In Church Slavic it reads (Russian font):

И почиет на немъ духъ божий, духъ премудрости и разума, духъ совета и крепости, духъ ведения и благочестия: исполнитъ его духъ страха божия… I pochiet na nem dukh bozhiy, dukh preudrosti i razuma, dukh soveta i kreposti, dukh vedeniya i blagochestiya: ispolnit ego dukh strakha bozhiya…

They usually are, from left to right:

1. A book with seven seals; (“The Gift of Wisdom”);
Revelation 5:5: “And I saw in the right hand of him that sat on the throne a book written within and on the backside, sealed with seven seals.

2. A seven-branched candlestick; (“The Gift of Understanding”);
Revelation 1:12: “And being turned, I saw seven golden candlesticks…

3. Seven eyes; (“The Gift of Counsel”);
Revelation 5:6: “...and in the midst of the elders, stood a Lamb as it had been slain, having seven horns and seven eyes, which are the seven Spirits of God sent forth into all the earth.

4. Seven trumpets; (“The Gift of Strength”);
Revelation 8:2: “And I saw the seven angels which stood before God; and to them were given seven trumpets.

5. A hand with seven stars (“The Gift of Knowledge”);
Revelation 1:16: “And he had in his right hand seven stars…

6. Seven golden vials; (“The Gift of Piety/Godliness”)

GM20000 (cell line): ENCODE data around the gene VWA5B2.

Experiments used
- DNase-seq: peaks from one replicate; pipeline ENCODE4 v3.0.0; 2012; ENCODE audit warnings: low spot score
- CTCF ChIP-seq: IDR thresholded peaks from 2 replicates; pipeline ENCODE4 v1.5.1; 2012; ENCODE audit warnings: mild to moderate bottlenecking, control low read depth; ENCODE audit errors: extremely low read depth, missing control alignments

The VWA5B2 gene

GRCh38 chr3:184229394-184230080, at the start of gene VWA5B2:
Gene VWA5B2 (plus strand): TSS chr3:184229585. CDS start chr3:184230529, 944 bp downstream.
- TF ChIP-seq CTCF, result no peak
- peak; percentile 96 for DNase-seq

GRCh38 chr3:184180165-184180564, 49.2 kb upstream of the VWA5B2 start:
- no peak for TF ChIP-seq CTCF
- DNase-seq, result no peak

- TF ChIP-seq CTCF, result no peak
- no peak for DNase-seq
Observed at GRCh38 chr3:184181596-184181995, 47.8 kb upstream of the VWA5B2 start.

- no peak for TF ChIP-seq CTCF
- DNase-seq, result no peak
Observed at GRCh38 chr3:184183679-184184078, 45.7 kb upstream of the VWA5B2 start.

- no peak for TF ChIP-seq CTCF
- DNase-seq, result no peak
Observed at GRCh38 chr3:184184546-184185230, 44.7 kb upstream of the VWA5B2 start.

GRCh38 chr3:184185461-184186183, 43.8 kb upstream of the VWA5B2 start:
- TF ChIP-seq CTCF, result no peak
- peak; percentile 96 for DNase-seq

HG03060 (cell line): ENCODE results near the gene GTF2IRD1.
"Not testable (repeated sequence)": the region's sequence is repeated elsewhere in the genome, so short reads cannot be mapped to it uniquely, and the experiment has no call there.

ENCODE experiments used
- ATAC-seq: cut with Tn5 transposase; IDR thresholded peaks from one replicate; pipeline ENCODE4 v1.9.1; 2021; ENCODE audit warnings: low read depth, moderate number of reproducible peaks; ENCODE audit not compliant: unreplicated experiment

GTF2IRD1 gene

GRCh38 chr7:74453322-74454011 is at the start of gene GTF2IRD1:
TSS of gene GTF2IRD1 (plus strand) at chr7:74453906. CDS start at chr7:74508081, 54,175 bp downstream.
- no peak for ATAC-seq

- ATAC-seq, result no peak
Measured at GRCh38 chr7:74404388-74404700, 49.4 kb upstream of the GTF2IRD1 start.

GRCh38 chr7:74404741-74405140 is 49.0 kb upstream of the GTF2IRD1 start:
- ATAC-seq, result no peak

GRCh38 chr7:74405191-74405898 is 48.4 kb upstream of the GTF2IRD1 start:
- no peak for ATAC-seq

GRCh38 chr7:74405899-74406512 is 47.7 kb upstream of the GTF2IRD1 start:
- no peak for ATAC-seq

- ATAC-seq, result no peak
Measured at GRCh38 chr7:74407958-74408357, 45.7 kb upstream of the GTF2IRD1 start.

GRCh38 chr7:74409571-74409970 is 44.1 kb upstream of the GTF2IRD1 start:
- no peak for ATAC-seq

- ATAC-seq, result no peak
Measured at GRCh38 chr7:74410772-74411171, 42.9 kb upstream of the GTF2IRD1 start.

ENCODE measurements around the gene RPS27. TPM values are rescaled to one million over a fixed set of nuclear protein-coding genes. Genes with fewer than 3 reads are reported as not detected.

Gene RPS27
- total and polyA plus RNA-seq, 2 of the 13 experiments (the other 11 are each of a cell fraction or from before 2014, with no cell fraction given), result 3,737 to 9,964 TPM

Revelation 15:7: “And one of the four beasts gave unto the seven angels seven golden vials full of the wrath of God, who liveth for ever and ever.”

7. Seven thunders; (The Gift of the Fear of God”).
Revelation 10:3; “…and when he had cried, seven thunders uttered their voices.

In the center of the temple Mary stands on a crescent moon; twelve stars are in her halo, representing both the twelve apostles (New Testament) and the Twelve Tribes of Israel (Old Testament); the image is taken from Revelation 12:1:
And there appeared a great wonder in heaven; a woman clothed with the sun, and the moon under her feet, and upon her head a crown of twelve stars…

Christ Immanuel is on her breast, and her arms are outstretched in the ancient posture of prayer. It is the importance given to Mary in this image, as well as its usual classification among Marian icons, that has led to some confusion. Some mistake Mary for Wisdom, when traditionally Jesus, who is visually only a small part of this image, is Wisdom. In Roman Catholicism, Mary was looked on as being Wisdom, but this view was not the traditional view of Eastern Orthodoxy; however Catholicism — particularly from the latter part of the 17th century and in some respects even earlier — had an influence on Orthodox iconography, and Kiev was subject to that influence.